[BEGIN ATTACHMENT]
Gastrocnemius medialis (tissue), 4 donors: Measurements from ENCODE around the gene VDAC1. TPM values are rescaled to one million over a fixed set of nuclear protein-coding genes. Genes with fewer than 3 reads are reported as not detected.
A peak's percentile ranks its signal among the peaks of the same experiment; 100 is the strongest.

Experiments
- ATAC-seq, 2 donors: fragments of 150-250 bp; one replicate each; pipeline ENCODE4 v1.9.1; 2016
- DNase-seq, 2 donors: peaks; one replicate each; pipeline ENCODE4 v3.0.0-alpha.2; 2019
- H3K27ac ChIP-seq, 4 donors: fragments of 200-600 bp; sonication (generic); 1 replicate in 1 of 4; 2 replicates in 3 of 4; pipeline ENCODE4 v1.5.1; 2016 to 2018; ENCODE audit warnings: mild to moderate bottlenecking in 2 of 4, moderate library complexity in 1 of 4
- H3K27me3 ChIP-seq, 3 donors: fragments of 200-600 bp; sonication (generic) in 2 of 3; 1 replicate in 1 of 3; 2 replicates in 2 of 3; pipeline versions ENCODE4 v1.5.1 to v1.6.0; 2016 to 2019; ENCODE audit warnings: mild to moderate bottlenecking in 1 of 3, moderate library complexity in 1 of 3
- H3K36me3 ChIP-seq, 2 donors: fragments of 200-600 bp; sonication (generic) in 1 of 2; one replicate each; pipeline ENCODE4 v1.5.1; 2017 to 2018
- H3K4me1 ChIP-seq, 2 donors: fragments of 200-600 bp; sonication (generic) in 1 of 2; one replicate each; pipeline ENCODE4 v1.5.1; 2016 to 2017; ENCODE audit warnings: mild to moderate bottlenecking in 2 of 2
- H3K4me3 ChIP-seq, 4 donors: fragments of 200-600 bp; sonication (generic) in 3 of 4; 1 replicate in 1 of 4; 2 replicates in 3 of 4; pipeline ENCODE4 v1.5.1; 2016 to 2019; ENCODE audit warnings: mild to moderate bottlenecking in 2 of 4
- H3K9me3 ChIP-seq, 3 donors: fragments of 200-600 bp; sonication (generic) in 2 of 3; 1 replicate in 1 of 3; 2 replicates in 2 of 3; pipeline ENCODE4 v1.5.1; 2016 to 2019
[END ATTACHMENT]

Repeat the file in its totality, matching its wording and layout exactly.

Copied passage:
Gastrocnemius medialis (tissue), 4 donors: Measurements from ENCODE around the gene VDAC1. TPM values are rescaled to one million over a fixed set of nuclear protein-coding genes. Genes with fewer than 3 reads are reported as not detected.
A peak's percentile ranks its signal among the peaks of the same experiment; 100 is the strongest.

Experiments
- ATAC-seq, 2 donors: fragments of 150-250 bp; one replicate each; pipeline ENCODE4 v1.9.1; 2016
- DNase-seq, 2 donors: peaks; one replicate each; pipeline ENCODE4 v3.0.0-alpha.2; 2019
- H3K27ac ChIP-seq, 4 donors: fragments of 200-600 bp; sonication (generic); 1 replicate in 1 of 4; 2 replicates in 3 of 4; pipeline ENCODE4 v1.5.1; 2016 to 2018; ENCODE audit warnings: mild to moderate bottlenecking in 2 of 4, moderate library complexity in 1 of 4
- H3K27me3 ChIP-seq, 3 donors: fragments of 200-600 bp; sonication (generic) in 2 of 3; 1 replicate in 1 of 3; 2 replicates in 2 of 3; pipeline versions ENCODE4 v1.5.1 to v1.6.0; 2016 to 2019; ENCODE audit warnings: mild to moderate bottlenecking in 1 of 3, moderate library complexity in 1 of 3
- H3K36me3 ChIP-seq, 2 donors: fragments of 200-600 bp; sonication (generic) in 1 of 2; one replicate each; pipeline ENCODE4 v1.5.1; 2017 to 2018
- H3K4me1 ChIP-seq, 2 donors: fragments of 200-600 bp; sonication (generic) in 1 of 2; one replicate each; pipeline ENCODE4 v1.5.1; 2016 to 2017; ENCODE audit warnings: mild to moderate bottlenecking in 2 of 2
- H3K4me3 ChIP-seq, 4 donors: fragments of 200-600 bp; sonication (generic) in 3 of 4; 1 replicate in 1 of 4; 2 replicates in 3 of 4; pipeline ENCODE4 v1.5.1; 2016 to 2019; ENCODE audit warnings: mild to moderate bottlenecking in 2 of 4
- H3K9me3 ChIP-seq, 3 donors: fragments of 200-600 bp; sonication (generic) in 2 of 3; 1 replicate in 1 of 3; 2 replicates in 2 of 3; pipeline ENCODE4 v1.5.1; 2016 to 2019